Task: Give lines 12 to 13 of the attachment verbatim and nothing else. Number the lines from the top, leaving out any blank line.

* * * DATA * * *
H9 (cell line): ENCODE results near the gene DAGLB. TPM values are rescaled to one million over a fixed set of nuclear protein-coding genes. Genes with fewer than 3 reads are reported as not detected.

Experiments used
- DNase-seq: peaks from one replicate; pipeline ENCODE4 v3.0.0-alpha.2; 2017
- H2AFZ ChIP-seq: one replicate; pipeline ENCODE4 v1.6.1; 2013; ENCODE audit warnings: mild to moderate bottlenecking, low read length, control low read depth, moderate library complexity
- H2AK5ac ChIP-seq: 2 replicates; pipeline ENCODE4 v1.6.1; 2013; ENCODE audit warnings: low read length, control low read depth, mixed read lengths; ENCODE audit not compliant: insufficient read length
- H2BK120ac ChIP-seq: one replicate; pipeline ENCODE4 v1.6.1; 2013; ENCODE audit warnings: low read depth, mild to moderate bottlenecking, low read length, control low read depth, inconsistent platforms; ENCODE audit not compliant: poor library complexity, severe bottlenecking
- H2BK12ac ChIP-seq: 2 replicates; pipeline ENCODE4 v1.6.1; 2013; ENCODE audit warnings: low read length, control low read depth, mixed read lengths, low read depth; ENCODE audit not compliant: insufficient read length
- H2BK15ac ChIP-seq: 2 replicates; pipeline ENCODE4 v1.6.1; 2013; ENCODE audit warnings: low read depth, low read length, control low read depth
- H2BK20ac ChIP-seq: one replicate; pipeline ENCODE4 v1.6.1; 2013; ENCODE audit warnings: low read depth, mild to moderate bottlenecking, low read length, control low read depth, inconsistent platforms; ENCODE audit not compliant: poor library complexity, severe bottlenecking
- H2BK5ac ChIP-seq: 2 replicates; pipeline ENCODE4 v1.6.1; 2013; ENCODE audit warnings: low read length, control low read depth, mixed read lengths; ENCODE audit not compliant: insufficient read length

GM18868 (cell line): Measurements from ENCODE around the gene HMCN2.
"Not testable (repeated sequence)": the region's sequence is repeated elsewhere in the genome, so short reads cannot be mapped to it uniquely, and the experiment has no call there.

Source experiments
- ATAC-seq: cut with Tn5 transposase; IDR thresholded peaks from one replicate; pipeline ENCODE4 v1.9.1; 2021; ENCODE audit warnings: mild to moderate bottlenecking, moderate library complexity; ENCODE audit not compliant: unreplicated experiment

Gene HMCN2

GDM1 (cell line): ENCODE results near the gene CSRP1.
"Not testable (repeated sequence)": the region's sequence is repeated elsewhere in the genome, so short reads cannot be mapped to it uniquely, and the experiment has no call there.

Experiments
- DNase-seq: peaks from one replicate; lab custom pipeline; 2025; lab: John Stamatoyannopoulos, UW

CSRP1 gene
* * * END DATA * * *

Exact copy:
"Not testable (repeated sequence)": the region's sequence is repeated elsewhere in the genome, so short reads cannot be mapped to it uniquely, and the experiment has no call there.

Source experiments